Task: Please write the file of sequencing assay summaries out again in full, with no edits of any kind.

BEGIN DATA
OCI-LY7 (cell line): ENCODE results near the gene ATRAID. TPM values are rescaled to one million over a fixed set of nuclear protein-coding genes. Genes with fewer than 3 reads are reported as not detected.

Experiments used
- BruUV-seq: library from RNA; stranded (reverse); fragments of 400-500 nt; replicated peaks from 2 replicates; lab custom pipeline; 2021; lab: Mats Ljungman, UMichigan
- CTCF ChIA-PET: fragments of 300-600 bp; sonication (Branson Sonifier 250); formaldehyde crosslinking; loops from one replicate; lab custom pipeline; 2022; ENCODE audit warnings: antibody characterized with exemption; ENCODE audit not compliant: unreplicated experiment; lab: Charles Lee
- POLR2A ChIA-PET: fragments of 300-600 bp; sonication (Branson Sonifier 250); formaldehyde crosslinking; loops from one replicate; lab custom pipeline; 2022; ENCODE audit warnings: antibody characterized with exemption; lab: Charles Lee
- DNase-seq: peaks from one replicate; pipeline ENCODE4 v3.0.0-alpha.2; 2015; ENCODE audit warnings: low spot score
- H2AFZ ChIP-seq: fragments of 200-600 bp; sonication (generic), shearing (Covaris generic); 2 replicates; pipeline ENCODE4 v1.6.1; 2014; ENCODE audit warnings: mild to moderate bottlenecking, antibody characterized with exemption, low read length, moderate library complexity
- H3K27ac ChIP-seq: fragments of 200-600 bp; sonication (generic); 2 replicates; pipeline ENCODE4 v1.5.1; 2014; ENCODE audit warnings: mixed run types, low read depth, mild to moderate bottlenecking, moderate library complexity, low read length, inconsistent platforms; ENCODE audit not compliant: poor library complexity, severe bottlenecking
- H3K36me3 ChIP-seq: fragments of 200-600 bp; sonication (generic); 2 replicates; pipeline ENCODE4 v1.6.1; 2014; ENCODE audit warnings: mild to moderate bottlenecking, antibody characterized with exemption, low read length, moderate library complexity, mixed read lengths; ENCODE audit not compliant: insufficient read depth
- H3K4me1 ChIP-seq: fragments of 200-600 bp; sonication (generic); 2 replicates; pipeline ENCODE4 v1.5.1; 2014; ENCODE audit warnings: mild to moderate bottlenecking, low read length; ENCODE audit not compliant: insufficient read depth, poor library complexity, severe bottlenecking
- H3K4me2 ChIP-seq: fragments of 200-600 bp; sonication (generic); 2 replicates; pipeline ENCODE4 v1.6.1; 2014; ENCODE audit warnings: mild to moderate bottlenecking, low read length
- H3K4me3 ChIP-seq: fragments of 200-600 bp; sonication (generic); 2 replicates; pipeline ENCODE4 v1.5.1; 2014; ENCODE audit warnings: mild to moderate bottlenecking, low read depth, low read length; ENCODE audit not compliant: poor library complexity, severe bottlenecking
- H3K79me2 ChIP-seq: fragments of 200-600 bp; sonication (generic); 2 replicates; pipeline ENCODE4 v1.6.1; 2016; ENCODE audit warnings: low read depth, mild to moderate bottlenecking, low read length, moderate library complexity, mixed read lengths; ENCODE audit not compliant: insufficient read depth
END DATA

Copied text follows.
OCI-LY7 (cell line): ENCODE results near the gene ATRAID. TPM values are rescaled to one million over a fixed set of nuclear protein-coding genes. Genes with fewer than 3 reads are reported as not detected.

Experiments used
- BruUV-seq: library from RNA; stranded (reverse); fragments of 400-500 nt; replicated peaks from 2 replicates; lab custom pipeline; 2021; lab: Mats Ljungman, UMichigan
- CTCF ChIA-PET: fragments of 300-600 bp; sonication (Branson Sonifier 250); formaldehyde crosslinking; loops from one replicate; lab custom pipeline; 2022; ENCODE audit warnings: antibody characterized with exemption; ENCODE audit not compliant: unreplicated experiment; lab: Charles Lee
- POLR2A ChIA-PET: fragments of 300-600 bp; sonication (Branson Sonifier 250); formaldehyde crosslinking; loops from one replicate; lab custom pipeline; 2022; ENCODE audit warnings: antibody characterized with exemption; lab: Charles Lee
- DNase-seq: peaks from one replicate; pipeline ENCODE4 v3.0.0-alpha.2; 2015; ENCODE audit warnings: low spot score
- H2AFZ ChIP-seq: fragments of 200-600 bp; sonication (generic), shearing (Covaris generic); 2 replicates; pipeline ENCODE4 v1.6.1; 2014; ENCODE audit warnings: mild to moderate bottlenecking, antibody characterized with exemption, low read length, moderate library complexity
- H3K27ac ChIP-seq: fragments of 200-600 bp; sonication (generic); 2 replicates; pipeline ENCODE4 v1.5.1; 2014; ENCODE audit warnings: mixed run types, low read depth, mild to moderate bottlenecking, moderate library complexity, low read length, inconsistent platforms; ENCODE audit not compliant: poor library complexity, severe bottlenecking
- H3K36me3 ChIP-seq: fragments of 200-600 bp; sonication (generic); 2 replicates; pipeline ENCODE4 v1.6.1; 2014; ENCODE audit warnings: mild to moderate bottlenecking, antibody characterized with exemption, low read length, moderate library complexity, mixed read lengths; ENCODE audit not compliant: insufficient read depth
- H3K4me1 ChIP-seq: fragments of 200-600 bp; sonication (generic); 2 replicates; pipeline ENCODE4 v1.5.1; 2014; ENCODE audit warnings: mild to moderate bottlenecking, low read length; ENCODE audit not compliant: insufficient read depth, poor library complexity, severe bottlenecking
- H3K4me2 ChIP-seq: fragments of 200-600 bp; sonication (generic); 2 replicates; pipeline ENCODE4 v1.6.1; 2014; ENCODE audit warnings: mild to moderate bottlenecking, low read length
- H3K4me3 ChIP-seq: fragments of 200-600 bp; sonication (generic); 2 replicates; pipeline ENCODE4 v1.5.1; 2014; ENCODE audit warnings: mild to moderate bottlenecking, low read depth, low read length; ENCODE audit not compliant: poor library complexity, severe bottlenecking
- H3K79me2 ChIP-seq: fragments of 200-600 bp; sonication (generic); 2 replicates; pipeline ENCODE4 v1.6.1; 2016; ENCODE audit warnings: low read depth, mild to moderate bottlenecking, low read length, moderate library complexity, mixed read lengths; ENCODE audit not compliant: insufficient read depth